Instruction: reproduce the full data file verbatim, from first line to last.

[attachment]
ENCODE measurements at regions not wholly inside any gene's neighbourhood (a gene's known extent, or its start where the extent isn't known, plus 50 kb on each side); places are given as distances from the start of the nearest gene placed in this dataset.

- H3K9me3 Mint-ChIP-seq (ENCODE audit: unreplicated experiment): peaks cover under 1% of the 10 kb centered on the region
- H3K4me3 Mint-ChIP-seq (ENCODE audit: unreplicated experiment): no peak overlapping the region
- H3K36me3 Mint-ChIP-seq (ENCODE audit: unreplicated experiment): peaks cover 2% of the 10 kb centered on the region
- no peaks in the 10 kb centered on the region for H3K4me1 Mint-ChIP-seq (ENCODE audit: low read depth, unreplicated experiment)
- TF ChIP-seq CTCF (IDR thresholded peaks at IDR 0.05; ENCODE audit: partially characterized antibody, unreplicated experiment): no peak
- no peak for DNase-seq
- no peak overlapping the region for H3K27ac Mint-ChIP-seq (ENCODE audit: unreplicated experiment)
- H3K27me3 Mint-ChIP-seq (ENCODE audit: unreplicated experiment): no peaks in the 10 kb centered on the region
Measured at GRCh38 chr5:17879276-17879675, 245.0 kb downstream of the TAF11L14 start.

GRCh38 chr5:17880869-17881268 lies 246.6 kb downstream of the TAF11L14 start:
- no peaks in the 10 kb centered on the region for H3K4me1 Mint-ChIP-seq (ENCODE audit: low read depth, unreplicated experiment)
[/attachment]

ENCODE measurements at regions not wholly inside any gene's neighbourhood (a gene's known extent, or its start where the extent isn't known, plus 50 kb on each side); places are given as distances from the start of the nearest gene placed in this dataset.

- H3K9me3 Mint-ChIP-seq (ENCODE audit: unreplicated experiment): peaks cover under 1% of the 10 kb centered on the region
- H3K4me3 Mint-ChIP-seq (ENCODE audit: unreplicated experiment): no peak overlapping the region
- H3K36me3 Mint-ChIP-seq (ENCODE audit: unreplicated experiment): peaks cover 2% of the 10 kb centered on the region
- no peaks in the 10 kb centered on the region for H3K4me1 Mint-ChIP-seq (ENCODE audit: low read depth, unreplicated experiment)
- TF ChIP-seq CTCF (IDR thresholded peaks at IDR 0.05; ENCODE audit: partially characterized antibody, unreplicated experiment): no peak
- no peak for DNase-seq
- no peak overlapping the region for H3K27ac Mint-ChIP-seq (ENCODE audit: unreplicated experiment)
- H3K27me3 Mint-ChIP-seq (ENCODE audit: unreplicated experiment): no peaks in the 10 kb centered on the region
Measured at GRCh38 chr5:17879276-17879675, 245.0 kb downstream of the TAF11L14 start.

GRCh38 chr5:17880869-17881268 lies 246.6 kb downstream of the TAF11L14 start:
- no peaks in the 10 kb centered on the region for H3K4me1 Mint-ChIP-seq (ENCODE audit: low read depth, unreplicated experiment)